Unlike here though, states like Oklahoma which by coincidence executed their 83rd inmate since 1990 on the same date that Governor Rounds stopped Elijah Page's execution, use a 3 drug cocktail even though their law calls for 2.
"No one's raised that issue here," Oklahoma Department of Corrections spokesman Jerry Massie told the Rapid City Journal.
Even Attorney General Larry Long is quoted as saying that the 2 drug law didn't apply because Page have waived all his rights. So what was Governor Rounds excuse again? Because it being illegal doesn't seem to have been the problem.
The illegal thing didn't fly so his next excuse revolved around the revulsion on the part of the family if only 2 drugs were used.
Page would have died quickly, but his body could have continued to twitch for a half-hour or more, the governor said."There would have been a lot of revulsion on the part of the family - and they don't deserve that - and on the part of the observers and on the part of the individuals we expect to carry out the penalty who had not been trained for a two-drug execution," Rounds said. "We would never have executed an individual in the future."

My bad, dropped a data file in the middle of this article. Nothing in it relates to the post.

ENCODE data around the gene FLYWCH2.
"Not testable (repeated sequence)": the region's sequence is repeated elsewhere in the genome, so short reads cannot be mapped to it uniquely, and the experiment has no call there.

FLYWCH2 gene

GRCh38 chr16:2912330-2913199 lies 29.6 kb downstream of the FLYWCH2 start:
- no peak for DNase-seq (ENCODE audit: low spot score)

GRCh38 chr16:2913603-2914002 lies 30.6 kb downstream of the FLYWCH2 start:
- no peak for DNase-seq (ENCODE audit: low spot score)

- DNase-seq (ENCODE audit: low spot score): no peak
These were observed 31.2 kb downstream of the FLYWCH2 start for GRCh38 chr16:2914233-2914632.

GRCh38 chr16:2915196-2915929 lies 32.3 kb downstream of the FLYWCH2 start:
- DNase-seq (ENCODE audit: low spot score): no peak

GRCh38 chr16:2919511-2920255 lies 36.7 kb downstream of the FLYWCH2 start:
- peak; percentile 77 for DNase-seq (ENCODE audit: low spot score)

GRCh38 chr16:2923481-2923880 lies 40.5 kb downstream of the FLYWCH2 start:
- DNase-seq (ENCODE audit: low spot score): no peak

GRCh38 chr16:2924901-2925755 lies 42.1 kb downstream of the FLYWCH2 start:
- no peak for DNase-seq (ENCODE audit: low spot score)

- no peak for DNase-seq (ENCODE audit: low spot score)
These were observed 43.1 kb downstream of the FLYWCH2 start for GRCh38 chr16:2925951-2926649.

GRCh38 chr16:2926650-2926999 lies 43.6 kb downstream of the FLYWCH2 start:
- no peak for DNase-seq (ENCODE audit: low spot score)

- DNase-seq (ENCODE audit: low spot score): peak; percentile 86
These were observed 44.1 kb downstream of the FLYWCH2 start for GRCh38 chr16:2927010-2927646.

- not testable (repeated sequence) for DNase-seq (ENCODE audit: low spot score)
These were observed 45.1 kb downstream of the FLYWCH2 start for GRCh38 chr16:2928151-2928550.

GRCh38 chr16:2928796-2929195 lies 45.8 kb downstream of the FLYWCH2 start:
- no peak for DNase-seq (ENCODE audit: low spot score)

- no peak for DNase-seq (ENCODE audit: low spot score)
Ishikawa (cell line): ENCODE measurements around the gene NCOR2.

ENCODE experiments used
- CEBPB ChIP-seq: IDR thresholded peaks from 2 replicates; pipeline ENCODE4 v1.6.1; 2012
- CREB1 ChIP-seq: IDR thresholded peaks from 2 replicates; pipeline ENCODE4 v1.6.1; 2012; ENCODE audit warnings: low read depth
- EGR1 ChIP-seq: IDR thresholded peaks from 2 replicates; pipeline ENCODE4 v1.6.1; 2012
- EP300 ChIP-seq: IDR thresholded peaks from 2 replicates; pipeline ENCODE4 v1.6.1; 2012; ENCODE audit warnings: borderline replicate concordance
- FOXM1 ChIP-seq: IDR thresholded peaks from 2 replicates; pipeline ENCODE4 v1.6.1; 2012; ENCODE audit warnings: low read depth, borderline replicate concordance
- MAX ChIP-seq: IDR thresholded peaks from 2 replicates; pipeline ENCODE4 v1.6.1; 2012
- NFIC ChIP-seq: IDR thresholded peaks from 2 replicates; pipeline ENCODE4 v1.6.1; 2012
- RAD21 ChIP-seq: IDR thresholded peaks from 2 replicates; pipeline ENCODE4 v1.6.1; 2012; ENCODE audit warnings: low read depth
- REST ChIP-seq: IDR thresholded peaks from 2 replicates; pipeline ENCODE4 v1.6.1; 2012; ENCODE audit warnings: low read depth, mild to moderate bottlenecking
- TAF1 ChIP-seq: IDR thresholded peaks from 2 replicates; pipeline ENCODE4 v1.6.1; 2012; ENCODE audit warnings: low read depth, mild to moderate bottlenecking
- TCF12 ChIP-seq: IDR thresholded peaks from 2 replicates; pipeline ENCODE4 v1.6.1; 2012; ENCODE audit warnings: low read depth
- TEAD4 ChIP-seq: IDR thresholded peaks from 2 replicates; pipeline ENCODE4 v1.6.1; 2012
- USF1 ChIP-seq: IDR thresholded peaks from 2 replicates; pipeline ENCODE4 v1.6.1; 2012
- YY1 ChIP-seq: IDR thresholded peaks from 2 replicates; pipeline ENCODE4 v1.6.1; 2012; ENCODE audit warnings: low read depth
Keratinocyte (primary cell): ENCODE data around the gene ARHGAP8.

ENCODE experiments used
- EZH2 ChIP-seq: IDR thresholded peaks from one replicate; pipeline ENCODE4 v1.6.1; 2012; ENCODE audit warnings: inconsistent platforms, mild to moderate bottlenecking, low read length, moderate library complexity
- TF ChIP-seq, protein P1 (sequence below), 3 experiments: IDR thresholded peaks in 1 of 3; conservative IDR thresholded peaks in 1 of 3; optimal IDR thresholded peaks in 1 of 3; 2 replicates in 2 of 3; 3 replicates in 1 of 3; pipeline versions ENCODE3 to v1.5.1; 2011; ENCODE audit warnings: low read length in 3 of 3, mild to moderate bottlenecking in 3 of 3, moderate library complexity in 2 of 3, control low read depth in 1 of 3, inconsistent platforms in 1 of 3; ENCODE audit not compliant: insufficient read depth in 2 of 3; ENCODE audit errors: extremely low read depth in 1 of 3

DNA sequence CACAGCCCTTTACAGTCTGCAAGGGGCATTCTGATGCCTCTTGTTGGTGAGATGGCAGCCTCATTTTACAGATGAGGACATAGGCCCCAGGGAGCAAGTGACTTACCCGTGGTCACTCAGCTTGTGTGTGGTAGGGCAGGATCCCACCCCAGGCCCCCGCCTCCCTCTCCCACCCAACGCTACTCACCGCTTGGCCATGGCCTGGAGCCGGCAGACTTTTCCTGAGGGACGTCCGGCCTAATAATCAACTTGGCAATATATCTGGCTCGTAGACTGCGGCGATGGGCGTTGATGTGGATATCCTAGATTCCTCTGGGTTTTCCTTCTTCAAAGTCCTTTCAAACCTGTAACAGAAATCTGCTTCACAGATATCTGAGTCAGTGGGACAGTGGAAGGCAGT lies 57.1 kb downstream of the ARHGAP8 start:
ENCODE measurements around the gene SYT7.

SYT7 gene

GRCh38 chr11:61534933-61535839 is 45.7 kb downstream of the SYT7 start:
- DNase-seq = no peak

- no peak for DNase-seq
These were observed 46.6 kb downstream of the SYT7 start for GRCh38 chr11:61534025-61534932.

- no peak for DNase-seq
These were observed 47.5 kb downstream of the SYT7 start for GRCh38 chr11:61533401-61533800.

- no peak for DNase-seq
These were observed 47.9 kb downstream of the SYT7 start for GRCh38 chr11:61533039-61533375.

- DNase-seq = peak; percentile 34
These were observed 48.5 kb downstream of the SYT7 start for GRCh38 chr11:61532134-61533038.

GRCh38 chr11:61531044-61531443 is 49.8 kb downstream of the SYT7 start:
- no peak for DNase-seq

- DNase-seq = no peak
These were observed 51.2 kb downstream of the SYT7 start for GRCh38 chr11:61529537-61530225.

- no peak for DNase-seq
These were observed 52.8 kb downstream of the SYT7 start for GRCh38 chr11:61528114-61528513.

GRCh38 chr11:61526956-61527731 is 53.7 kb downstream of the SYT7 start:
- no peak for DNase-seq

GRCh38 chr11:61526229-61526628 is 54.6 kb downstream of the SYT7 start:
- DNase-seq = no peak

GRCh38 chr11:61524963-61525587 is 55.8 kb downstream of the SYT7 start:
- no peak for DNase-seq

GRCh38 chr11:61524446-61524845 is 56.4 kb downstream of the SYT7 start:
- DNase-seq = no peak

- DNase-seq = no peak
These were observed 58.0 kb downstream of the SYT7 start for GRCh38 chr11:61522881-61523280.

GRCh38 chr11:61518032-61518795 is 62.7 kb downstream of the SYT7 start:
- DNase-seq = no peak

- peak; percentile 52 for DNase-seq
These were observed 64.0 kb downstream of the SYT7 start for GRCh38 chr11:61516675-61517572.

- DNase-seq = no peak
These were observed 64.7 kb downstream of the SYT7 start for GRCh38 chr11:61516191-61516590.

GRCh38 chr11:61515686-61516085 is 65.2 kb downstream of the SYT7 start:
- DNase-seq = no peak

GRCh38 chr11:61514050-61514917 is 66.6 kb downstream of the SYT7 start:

But that excuse doesn't fly either.
Dr. Jonathan Groner, associate professor at the Ohio State University College of Medicine, said an execution can produce a sight that witnesses find appalling but he questioned the point Rounds was trying to make.The two drugs used under South Dakota's law would be a barbiturate that induces a coma and a muscle relaxant that paralyzes the body, each of which is sufficient to kill, he said.
"Thus, there would be no twitching," Groner said.
Okay Mike, what's your latest excuse?
Why don't you just come out and tell the truth. You couldn't make a tough decision and waited until the last minute hoping the Page would let you off the hook, and when he didn't, you put the decision into the hands of the legislature instead.